Their fifth Super Bowl banner will be unfurled before the Patriots play host to the Chiefs in the NFL opener on Thursday at Gillette Stadium.
Declaring its next Super Bowl title just ahead, Sports Illustrated last week featured the home team on its cover with a goliath Tom Brady roaring at the gnats of other teams. The text with the image: “Can the unstoppable dynasty be stopped?”
Meanwhile, thousands of towels depicting despised-in-New England NFL commissioner Roger Goodell with a clown nose will be distributed outside the stadium to commemorate Goodell’s first regular-season visit here since Deflategate.
No wonder someone suggested the atmosphere will be electric.
“I love the electricity,” said tight end Rob Gronkowski, who couldn’t help adding, “And I love being electric.”
But if all of that will make it bedlam for Patriots fans, and ample fodder for those who love to hate them, the team is compelled to dismiss the sideshows amid the matters at hand.
For one thing, there are the annual mysteries of an opener looming even over the defending Super Bowl champs, who are the presumptive leading contender to win again until someone demonstrates otherwise.
“Opening day’s always a time where you have a lot of questions (and) butterflies,” New England coach Bill Belichick said on Tuesday, with an acknowledgment that contrasted with the grim face that is his resting demeanor for news conferences. “Lot of unknowns on our team. Lot of unknowns on their team.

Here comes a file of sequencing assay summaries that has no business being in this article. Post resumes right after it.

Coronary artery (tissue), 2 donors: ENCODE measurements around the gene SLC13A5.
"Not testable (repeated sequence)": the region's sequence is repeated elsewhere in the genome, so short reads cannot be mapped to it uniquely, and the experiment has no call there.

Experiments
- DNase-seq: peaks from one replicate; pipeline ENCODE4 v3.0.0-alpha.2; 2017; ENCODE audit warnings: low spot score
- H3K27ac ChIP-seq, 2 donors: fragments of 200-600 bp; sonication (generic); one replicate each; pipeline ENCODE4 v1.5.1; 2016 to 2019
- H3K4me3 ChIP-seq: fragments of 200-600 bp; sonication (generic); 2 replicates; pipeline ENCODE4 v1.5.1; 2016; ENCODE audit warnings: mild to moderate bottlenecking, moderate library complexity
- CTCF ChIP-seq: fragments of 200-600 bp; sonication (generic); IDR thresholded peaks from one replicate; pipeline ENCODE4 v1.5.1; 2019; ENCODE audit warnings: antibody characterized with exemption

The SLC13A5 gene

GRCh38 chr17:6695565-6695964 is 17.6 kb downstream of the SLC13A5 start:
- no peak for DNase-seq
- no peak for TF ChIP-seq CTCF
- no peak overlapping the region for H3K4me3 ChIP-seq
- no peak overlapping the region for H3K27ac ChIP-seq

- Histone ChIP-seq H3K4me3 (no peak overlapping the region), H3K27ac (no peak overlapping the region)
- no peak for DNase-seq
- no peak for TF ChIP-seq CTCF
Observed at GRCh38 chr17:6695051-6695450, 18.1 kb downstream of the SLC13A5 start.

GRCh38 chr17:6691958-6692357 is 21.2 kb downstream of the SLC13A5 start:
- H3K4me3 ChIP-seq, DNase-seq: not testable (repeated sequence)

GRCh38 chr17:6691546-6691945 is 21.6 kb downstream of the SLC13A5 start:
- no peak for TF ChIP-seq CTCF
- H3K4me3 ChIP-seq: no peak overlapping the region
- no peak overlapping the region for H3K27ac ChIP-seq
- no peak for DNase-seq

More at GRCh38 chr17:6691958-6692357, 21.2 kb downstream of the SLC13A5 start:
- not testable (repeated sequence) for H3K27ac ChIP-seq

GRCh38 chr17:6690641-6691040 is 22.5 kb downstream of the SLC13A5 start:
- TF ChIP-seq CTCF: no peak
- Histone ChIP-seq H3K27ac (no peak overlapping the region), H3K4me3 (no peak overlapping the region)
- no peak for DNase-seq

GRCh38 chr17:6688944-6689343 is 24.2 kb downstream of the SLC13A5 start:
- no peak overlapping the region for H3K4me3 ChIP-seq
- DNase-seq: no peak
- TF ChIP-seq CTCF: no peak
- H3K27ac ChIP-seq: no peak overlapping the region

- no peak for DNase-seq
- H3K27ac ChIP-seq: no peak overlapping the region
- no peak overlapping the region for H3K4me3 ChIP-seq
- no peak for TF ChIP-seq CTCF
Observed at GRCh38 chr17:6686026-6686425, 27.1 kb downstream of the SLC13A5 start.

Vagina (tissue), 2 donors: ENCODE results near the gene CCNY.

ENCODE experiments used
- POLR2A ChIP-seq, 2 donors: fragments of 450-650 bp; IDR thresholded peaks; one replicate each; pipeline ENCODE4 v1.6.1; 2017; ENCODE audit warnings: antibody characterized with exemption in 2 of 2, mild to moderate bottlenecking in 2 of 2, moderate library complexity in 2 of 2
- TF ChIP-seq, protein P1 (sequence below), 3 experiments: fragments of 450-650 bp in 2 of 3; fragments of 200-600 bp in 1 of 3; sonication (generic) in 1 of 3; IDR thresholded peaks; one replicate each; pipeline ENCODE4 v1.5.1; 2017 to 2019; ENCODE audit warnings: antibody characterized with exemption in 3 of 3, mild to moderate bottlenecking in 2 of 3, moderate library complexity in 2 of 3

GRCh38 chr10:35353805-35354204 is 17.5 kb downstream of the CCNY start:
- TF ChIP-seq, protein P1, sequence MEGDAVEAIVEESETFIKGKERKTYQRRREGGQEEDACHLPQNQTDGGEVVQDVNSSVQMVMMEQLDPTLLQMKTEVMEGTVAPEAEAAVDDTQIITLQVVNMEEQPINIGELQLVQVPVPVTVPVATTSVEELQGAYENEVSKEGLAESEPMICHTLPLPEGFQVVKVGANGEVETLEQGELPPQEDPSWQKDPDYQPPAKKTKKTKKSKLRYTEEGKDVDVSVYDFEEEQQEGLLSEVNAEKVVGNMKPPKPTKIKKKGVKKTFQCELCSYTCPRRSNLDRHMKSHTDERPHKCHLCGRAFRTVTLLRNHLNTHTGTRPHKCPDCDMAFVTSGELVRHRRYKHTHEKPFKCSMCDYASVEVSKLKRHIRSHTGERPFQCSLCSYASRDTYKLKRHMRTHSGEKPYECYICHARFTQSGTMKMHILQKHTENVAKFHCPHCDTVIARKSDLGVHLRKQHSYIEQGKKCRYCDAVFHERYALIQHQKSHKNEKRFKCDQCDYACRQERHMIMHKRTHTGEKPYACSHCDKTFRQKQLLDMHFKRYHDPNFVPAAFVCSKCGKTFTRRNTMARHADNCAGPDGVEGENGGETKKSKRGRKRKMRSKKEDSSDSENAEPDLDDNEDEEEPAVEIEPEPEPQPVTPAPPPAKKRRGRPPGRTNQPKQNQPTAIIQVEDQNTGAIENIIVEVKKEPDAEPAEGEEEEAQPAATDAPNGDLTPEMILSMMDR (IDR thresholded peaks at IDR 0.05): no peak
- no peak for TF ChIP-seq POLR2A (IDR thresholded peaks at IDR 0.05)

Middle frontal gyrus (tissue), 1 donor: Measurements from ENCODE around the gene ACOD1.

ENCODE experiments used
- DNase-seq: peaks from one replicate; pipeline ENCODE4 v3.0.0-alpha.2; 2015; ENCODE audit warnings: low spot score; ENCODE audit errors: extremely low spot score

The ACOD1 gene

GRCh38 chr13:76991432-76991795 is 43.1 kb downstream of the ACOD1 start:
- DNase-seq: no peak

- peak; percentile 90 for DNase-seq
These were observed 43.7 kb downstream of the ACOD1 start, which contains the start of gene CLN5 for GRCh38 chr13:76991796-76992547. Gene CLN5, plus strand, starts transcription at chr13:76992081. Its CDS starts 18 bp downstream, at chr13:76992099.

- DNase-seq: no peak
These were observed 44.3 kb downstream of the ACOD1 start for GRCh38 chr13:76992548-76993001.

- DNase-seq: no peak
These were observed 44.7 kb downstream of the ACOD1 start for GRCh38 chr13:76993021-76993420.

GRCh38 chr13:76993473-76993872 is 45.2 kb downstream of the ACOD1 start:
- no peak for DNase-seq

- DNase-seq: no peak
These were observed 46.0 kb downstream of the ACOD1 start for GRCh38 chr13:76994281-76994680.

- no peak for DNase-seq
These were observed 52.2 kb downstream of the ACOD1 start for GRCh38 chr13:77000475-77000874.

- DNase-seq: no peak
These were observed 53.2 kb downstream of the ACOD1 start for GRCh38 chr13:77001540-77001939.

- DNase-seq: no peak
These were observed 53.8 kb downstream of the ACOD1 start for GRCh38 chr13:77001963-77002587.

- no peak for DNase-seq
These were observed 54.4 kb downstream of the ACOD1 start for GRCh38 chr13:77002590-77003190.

“Lot of unknowns when the two collide.”
Then there’s the more specific matter of the Chiefs as coached by Andy Reid, who has guided the franchise to a 43-21 record the last four seasons and has earned the friendship and respect of Belichick.
Told Reid had said “nobody does it better” than Belichick, Belichick said, “Feel the same way. … I respect the way he coaches his team. I respect the way they play. They’re always tough. I’ve had great battles with him.”
Yes, Belichick is 5-1 against Reid. But three of those victories are by a total of 13 points — including 24-21 in the 2005 Super Bowl and 27-20 in the 2016 playoffs.
And the lone loss was lopsided enough to send a shudder through the Patriots.
“I can’t think of too many teams who’ve handled us better than the way they handled us in 2014,” Belichick said.
The Chiefs’ 41-14 victory in that Monday Night Football game at Arrowhead Stadium featured a 142.2-decibel burst that was recorded as the standard for loudest crowd roar by the Guinness Book of World Records.
It also briefly made big noise in New England, where some wondered if that night was the beginning of the end for an ineffective Tom Brady.
Instead, the game proved a pushing-off point for the Patriots and Brady, now 40 and seemingly with no end in sight.
They went on to win seven straight games and their fourth Super Bowl after what Belichick would later call the “turning point” of the season being furnished by the Chiefs game.
Now each team will seek to make an early impression on the blank slate of this season with whatever takes place Thursday, which some will see as a foregone Chiefs loss even if it doesn’t have to be.
The Chiefs were the No. 2 seed in the AFC playoffs in 2017, but they have to take on both the reality and mystique the Patriots have created here under Belichick — 226-80 since taking over in 2000 — and Brady, who is 106-18 in home starts.